During Lent, the Church accompanies the men and women and children of catechetical age who are elected by God for Christian discipleship upon Baptism, Confirmation and First Eucharist within the Easter Vigil, 19 April.

During the Season of Lent, the Church participates in the prayer of the Lord Jesus with noticeable difference:
• She greets him in the proclamation of the Gospel singing texts of lesser intensity than Alleluia.
• She fasts from the hymn of praise, the Gloria, on Sundays.
• Her colour is purple or violet—but more so cold, blue, purple.
• The General Instruction of the Roman Missal is clear: “During Lent, it is not permitted to decorate the altar with flowers”. We can understand this as the exclusion of flowers everywhere in the church —inclusive of pot plants and foliage. On Laetare Sunday (the Fourth Sunday of Lent) and on the Solemnities and Feasts occurring (e.g. Saint Patrick’s Day), flowers may be utilized. At the close of day, these are removed entirely.
• The General Instruction of the Roman Missal adds: “The use of musical instruments is allowed only so as to support the singing”. Here, Laetare Sunday and the other Solemnities and Feasts occurring are exceptions.
• It is preferable that the Sacrament of Penance is facilitated during Lent, leaving priests free for the proximate preparations with others to celebrate the Easter Triduum well. Penitential celebrations should take place before the Easter Triduum and should not immediately precede the Evening Mass of the Lord’s Supper.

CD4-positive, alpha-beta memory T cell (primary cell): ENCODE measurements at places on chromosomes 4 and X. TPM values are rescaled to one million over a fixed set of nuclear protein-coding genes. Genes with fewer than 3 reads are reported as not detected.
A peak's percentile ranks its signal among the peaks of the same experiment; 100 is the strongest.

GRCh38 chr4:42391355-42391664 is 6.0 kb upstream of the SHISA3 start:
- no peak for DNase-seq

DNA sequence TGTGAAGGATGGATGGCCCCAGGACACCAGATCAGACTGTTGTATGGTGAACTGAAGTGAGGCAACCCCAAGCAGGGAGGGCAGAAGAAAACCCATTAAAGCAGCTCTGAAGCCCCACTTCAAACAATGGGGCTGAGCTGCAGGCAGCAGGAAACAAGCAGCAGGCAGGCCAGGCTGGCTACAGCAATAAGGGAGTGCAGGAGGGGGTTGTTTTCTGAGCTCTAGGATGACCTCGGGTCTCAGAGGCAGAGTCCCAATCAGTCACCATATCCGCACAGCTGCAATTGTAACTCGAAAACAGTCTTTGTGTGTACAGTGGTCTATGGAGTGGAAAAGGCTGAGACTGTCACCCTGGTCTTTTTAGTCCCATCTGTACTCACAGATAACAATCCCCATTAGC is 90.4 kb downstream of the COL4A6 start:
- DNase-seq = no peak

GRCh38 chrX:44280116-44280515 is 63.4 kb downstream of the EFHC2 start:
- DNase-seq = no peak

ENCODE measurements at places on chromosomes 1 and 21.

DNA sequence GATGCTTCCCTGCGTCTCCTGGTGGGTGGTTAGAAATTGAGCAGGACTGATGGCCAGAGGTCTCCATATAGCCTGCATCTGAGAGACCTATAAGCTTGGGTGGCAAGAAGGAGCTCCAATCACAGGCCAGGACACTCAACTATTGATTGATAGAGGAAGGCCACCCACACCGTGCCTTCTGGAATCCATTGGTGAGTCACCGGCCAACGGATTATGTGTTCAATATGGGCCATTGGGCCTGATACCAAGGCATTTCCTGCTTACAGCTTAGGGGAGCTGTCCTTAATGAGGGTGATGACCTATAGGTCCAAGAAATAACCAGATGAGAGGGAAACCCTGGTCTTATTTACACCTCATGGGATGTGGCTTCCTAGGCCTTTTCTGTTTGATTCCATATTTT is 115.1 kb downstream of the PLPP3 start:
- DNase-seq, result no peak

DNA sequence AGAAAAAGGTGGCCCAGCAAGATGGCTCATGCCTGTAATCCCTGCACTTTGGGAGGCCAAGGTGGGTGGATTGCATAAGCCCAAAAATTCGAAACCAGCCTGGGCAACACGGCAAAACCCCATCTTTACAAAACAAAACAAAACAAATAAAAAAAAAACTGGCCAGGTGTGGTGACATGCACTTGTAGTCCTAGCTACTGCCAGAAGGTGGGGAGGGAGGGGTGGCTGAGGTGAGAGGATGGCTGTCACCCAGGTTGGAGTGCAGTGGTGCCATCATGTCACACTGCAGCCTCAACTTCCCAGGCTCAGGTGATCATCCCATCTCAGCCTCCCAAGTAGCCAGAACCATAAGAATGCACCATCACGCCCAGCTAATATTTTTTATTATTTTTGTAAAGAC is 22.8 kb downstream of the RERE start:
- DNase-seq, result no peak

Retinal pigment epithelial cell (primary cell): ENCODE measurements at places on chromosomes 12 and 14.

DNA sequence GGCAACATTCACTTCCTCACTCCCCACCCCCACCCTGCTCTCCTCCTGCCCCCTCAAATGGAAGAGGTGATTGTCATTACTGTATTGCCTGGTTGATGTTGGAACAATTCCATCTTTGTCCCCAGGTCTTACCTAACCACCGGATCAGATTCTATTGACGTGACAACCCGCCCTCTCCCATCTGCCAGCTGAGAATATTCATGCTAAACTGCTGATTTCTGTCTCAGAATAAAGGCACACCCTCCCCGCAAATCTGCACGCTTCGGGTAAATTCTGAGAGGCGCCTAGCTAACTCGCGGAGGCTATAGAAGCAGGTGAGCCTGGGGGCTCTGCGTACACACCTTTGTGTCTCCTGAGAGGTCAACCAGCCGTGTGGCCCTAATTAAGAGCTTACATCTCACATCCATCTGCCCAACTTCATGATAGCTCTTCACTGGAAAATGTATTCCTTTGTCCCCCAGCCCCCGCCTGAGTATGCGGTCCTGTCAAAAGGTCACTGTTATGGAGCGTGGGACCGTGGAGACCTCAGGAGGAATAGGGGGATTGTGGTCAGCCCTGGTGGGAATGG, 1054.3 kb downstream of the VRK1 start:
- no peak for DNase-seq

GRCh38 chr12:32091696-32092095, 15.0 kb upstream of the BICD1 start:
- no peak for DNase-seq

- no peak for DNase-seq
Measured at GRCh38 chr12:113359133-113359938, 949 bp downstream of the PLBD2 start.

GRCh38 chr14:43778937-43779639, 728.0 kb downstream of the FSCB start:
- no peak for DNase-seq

• Lent is ideal time for relieving the place of worship of uncalled for accessories and clutter.


Events for Lent 
Reminder about this Lenten series of talks which begins tonight in Belfast with Bishop Donal McKeown.

Belfast Lenten Talks 2014

Meet Enestina, the girl on this year’s Trócaire’s Box

Trocaire image

Click here to read her story and please bring home a Trócaire box this Lent.

Daily Lenten Prayers

(i) We pray for all who are preparing for baptism this Easter;
may Lent be a time of enlightenment and purification for them,
and for those who journey with them.

(ii) We pray for those who do not have proper access
to water for drinking and sanitation;
and for those who suffer greatly from illness
as a result of using unclean water.

lent word

Resources on the Vatican website for Lent 2014 
The Vatican is collating all the resources for Lent 2014 on a special link on the home page of It includes the catechesis, addresses and homilies of the Holy Father, information on liturgical events and video and other multimedia content. Click here to access it.

The Meaning of Lent
The English word ‘Lent’ comes from the Anglo-Saxon word Lencten, meaning ‘Spring’. In other languages the word comes from the Latin, Quadragesima – a period of 40 days.  In the Christian tradition the forty days is understood to refer to a time of intense prayer and preparation; we remember the biblical stories of Noah and the flood of 40 days, the forty years the Israelites spent wandering in the wilderness and Christ’s forty day fast in the desert in preparation for his earthly ministry.